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A Lot or a Little?
What you will—and won't—find in this movie.
Violence & Scariness
Basketball scenes include some aggressive play.
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Products & Purchases
The film is partly about Yao becoming a brand name.
Parents Need to Know
Parents need to know that this documentary focuses on the super-popular basketball player Yao Ming, whose initial acclimation into U.S. culture involves getting used to a new language, new habits, and new expectations. Many kids will be interested in his story, partly because the marketing machine this film exposes is so successful (Yao jerseys, posters, and other merchandise are everywhere). Families should be aware that the film's premise is Yao's integration into U.S. commercial culture: he becomes a kind of brand himself, as he sells Apple computers or soft drinks. It doesn't hurt that Yao is a great salesman, a good sport, and a loyal son to his parents, who come with him to live in Houston during his first year. There is mild profanity (from Yao's teammates), and the game scenes can be intense (only as professional basketball involves some aggression and body contact). To stay in the loop on more movies like this, you can sign up for weekly Family Movie Night emails.
Is It Any Good?
Kids, especially those who are sports fans or moved here from a different country, will find this documentary interesting. Yao's parents (also basketball players, in China) moved with him from Shanghai. He was a mature 22-year-old, but was beset by demands and expectations from a crowd of people he didn't yet know very well -- trainers, coaches, teammates, physical therapists, and publicists. The film displays his good-natured adjustments to familiar U.S. excesses, including big cars, shopping malls, adoring fans, and lots of noise ("I think shopping tired him out more than playing did," observes Pine).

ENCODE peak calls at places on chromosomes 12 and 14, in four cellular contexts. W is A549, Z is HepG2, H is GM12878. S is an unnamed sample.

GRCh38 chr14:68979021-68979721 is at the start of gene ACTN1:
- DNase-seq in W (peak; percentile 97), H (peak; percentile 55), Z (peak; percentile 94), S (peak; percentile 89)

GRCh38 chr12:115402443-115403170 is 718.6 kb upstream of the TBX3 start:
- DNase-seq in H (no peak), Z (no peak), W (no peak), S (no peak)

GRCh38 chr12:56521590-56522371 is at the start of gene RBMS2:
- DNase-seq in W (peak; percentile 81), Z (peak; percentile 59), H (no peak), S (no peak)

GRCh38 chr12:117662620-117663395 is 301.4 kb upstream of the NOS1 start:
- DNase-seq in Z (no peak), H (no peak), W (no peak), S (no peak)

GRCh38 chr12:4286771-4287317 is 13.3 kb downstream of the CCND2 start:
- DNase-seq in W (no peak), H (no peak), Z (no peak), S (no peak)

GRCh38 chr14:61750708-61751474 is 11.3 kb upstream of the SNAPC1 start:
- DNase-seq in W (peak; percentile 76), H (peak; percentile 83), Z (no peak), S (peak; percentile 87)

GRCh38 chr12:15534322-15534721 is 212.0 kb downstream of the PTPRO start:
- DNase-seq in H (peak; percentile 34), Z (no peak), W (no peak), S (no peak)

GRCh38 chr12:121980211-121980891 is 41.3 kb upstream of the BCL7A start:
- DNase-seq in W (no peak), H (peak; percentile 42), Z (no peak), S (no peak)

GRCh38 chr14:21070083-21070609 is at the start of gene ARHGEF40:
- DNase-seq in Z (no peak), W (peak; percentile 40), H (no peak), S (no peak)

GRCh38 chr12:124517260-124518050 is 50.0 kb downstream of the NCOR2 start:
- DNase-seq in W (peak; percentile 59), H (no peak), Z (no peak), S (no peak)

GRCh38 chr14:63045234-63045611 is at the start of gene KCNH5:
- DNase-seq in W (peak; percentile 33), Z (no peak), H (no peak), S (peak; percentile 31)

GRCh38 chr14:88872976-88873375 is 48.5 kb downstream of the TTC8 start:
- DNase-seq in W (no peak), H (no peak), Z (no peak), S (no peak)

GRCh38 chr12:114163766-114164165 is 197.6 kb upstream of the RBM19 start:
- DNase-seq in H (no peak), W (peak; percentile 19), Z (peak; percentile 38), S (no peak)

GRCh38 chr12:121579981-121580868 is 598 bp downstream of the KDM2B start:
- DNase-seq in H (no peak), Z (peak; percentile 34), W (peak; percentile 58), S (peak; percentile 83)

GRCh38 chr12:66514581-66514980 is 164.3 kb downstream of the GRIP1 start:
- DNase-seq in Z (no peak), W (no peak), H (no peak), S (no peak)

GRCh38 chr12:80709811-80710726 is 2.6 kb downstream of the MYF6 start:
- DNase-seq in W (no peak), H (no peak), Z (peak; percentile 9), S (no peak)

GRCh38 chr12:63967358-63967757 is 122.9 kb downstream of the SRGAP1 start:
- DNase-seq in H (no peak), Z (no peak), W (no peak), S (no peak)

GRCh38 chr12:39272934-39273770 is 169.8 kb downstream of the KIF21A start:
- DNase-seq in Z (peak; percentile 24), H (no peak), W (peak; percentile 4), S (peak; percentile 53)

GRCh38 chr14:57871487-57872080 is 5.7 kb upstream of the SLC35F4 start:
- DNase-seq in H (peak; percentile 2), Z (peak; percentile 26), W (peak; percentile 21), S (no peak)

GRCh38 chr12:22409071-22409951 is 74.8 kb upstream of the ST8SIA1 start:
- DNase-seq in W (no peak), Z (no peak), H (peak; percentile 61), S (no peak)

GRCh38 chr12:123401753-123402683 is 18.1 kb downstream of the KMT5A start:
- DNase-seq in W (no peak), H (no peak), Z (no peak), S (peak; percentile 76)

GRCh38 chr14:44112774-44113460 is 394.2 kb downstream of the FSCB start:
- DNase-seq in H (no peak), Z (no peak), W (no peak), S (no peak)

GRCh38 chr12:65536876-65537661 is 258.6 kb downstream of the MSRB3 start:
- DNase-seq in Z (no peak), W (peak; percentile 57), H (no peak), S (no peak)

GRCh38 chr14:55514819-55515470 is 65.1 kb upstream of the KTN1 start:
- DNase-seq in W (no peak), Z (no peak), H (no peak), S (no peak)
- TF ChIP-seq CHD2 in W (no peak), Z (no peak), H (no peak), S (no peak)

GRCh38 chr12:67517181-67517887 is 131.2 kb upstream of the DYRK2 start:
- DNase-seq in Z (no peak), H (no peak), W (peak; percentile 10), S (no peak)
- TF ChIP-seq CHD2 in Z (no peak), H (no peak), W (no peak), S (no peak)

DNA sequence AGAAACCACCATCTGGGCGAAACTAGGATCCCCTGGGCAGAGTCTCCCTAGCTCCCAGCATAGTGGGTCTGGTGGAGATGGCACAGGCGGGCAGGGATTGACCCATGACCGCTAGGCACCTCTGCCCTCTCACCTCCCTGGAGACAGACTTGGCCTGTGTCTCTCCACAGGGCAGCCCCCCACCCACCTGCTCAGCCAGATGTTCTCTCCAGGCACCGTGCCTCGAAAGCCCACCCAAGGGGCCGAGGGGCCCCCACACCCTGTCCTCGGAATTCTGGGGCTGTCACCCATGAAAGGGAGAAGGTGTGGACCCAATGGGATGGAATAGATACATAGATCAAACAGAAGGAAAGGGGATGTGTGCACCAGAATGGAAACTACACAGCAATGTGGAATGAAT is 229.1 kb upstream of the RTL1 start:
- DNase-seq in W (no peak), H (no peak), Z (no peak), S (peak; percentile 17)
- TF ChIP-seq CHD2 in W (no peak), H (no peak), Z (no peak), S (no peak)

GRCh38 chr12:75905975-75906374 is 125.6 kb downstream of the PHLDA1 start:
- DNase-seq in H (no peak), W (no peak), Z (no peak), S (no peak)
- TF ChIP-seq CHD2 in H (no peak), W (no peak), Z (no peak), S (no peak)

The movie's focus on Yao is limited by his lack of narrative abilities. Yao certainly dominates the frame (he's 7'6"; the only player here who comes close to that height is Shaquille O'Neal, Yao's much-touted professional rival, at 7'1"). But even as he stands out, Yao also tends to be quiet; this makes the filmmakers' decision to work through (the considerably shorter) Pine's experiences look sensible, as he fills in verbally when Yao is on the court or trying hard to understand the fast-talking Americans around him. (The film probably relies too much on Pine's reaction shots while he watches Yao play -- at first not so well -- as if viewers can't figure out how to react themselves.) Still, their friendship, at least Pine's understanding of it, forms the film's center. And it's clear that Yao is a big-hearted, well-adjusted friend to have.
Did we miss something on diversity?
Research shows a connection between kids' healthy self-esteem and positive portrayals in media. That's why we've added a new "Diverse Representations" section to our reviews that will be rolling out on an ongoing basis. You can help us help kids by suggesting a diversity update.
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Our Editors Recommend
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